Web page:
With the S&P 500 having risen by almost 30% in 2013, slowing earnings growth and the Fed tapering asset purchases, the outlook for equity markets in 2014 seems more uncertain. Here are a few ETF ideas that might outperform the pack for this year:
1. Barclays ETN+ Shiller CAPE ETN (CAPE).
The cyclically adjusted price-to-earnings ratio, commonly referred to as the Shiller CAPE, Shiller P/E, or even as PE 10, is a variant of the commonly used P/E ratio; but instead of using the earnings of the last twelve months, the inflation adjusted average annual earnings over the past 10 years is used. The Shiller P/E has apparently been a good indicator of future returns. The Barclays ETN+ Shiller CAPE ETN uses this valuation method to invest in industry sectors which are relatively undervalued against their historical average.
The ETN tracks the Shiller Barclays CAPE US Core Sector Index, its proprietary index which uses a modified version of the Shiller P/E ratio. Out of nine S&P 500 sectors, the index initially identifies the five most undervalued sectors, based on their current sector CAPE ratio divided by their historical CAPE ratio. The sector with the lowest price momentum, that is the worst performing sector over the past 12 months, is then eliminated; which leaves the index holding four out of nine sectors. The four undervalued sectors showing stronger price momentum are probably chosen because of evidence of the momentum effect in equity markets, and to reduce the chances of falling into a 'value trap'.
With equity markets seemingly more expensive, it is perhaps time to be more selective with different industry sectors. Backtesting over 10 years has shown that this ETN would substantially outperform the S&P 500, and especially so during periods when the market seems overvalued by the Shiller P/E ratio. The ETN has returned 33.8% since its inception in October 2012; which is only very slightly better than the S&P 500, which would have returned 31.4%. However, past performance does not necessarily imply future results. This ETN is still worth a consideration because of its innovative index methodology and current market conditions.
2. WisdomTree Japan Hedged Equity Fund (DXJ) or the db x-trackers MSCI Japan Hedged ETF (DBJP). Japan's equity market performed strongly in 2013, but with improving corporate earnings, a weakening yen and with some much delayed structural reforms on the way, analysts are still optimistic with the Japanese equity market. These currency hedged ETFs offer protection against further depreciation of the Japanese yen against the U.S. dollar, which could be beneficial as the Fed begins tapering asset purchases. The WisdomTree Japan Hedged Equity Fund had underperformed the db X-trackers MSCI Japan Hedged ETF in 2013 because of its focus on dividend paying Japanese companies with greater foreign market exposure.
3. WisdomTree Europe Hedged Equity Index Fund (HEDJ). Similar to its Japan Hedged Equity Fund, this fund does pretty much the same job, but for the European equity market. With expectations of the Fed tapering asset purchases, whilst the ECB continues to keep monetary policy loose, the euro could weaken against the U.S. dollar. But, with a slowly improving economy in Europe, increasing risk appetite and lower European equity valuations, the outlook towards European equity markets remains optimistic. This currency hedged ETF, which focuses on European large caps that derive at least half of their revenue from outside Europe, could outperform many other European equity ETFs.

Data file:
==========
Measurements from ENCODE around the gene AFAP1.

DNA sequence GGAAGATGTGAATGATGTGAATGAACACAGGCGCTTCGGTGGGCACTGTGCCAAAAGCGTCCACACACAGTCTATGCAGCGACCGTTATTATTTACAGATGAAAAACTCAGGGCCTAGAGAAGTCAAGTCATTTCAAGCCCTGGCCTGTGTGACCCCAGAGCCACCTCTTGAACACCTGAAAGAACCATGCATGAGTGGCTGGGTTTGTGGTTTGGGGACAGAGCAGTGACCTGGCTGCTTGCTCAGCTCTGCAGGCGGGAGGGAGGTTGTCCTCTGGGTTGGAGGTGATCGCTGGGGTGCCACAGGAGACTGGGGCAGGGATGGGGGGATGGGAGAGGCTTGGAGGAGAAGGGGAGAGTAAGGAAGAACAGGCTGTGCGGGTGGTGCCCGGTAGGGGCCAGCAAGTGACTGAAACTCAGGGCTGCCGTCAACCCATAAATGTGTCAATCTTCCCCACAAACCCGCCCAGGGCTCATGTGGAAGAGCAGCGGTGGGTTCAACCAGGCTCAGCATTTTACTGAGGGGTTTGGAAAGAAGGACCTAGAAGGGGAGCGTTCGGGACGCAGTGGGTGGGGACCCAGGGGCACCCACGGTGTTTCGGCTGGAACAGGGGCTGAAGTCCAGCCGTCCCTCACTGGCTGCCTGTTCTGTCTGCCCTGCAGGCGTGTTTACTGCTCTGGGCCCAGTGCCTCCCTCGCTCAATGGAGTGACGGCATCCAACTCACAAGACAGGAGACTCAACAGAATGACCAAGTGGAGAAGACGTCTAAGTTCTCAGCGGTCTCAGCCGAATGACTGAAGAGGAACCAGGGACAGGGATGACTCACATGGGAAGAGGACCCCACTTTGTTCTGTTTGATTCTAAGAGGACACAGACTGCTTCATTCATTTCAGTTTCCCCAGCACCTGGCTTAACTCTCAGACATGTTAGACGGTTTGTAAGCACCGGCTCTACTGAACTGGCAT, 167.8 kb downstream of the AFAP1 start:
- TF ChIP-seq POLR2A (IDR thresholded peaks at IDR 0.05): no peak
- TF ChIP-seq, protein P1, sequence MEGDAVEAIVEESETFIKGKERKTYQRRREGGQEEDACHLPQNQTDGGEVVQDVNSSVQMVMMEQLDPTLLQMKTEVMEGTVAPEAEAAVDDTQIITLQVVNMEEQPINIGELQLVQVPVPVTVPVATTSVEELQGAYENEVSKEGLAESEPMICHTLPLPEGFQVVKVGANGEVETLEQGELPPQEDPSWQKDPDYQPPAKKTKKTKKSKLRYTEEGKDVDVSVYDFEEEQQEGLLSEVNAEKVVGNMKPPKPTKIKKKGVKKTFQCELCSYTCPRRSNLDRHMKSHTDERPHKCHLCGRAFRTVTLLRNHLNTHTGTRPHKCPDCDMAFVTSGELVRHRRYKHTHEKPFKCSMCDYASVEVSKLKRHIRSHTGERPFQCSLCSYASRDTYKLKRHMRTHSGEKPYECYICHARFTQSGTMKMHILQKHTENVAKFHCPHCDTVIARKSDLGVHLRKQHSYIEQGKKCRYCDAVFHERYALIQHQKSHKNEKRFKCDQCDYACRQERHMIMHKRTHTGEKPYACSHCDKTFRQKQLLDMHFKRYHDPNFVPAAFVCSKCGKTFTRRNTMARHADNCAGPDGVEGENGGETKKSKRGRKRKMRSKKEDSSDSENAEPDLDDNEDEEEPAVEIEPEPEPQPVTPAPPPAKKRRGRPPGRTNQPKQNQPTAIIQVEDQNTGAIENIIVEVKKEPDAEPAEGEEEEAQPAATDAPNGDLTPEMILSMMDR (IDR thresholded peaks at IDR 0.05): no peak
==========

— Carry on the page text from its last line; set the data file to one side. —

4. Global X Guru Index ETF (GURU). The GURU ETF offers individual investors access to ideas from some of the top hedge funds, as the ETF tracks an index which is constructed from information contained in publicly available Form 13F filings. Form 13F contains certain information about the investment holdings of all large hedge funds based in the U.S.; and this is used to generate a portfolio based on the investments made by hedge funds. For this service, the ETF charges a management fee of 0.75%, which is well shy of the typical 2% management fee plus 20% performance fee charged by many hedge funds. Over the past year, the ETF gained 40.0%, significantly higher than the 28.1% total return achieved by the S&P 500.
5. Schwab U.S. Broad Market ETF (SCHB). With an expense ratio of 0.04%, this ETF from Charles Schwab (NYSE:SCHW) is one of the lowest cost ETFs on the market. Holding low cost funds is one of the best ways of improving the chances of achieving higher returns without taking on more risk. The Schwab U.S. Broad Market ETF offers broad exposure across large and small cap U.S. stocks, by tracking the Dow Jones U.S. Broad Stock Market Index, which consists of the largest 2500 stocks listed in the U.S.
Disclosure: I have no positions in any stocks mentioned, but may initiate a long position in CAPE, DBJP, GURU, over the next 72 hours. I wrote this article myself, and it expresses my own opinions. I am not receiving compensation for it (other than from Seeking Alpha). I have no business relationship with any company whose stock is mentioned in this article.